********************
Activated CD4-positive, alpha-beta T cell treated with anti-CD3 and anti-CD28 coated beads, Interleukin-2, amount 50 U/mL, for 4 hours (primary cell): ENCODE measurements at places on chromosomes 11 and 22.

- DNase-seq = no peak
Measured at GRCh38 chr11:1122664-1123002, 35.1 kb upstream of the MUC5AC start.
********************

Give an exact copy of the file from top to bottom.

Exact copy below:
Activated CD4-positive, alpha-beta T cell treated with anti-CD3 and anti-CD28 coated beads, Interleukin-2, amount 50 U/mL, for 4 hours (primary cell): ENCODE measurements at places on chromosomes 11 and 22.

- DNase-seq = no peak
Measured at GRCh38 chr11:1122664-1123002, 35.1 kb upstream of the MUC5AC start.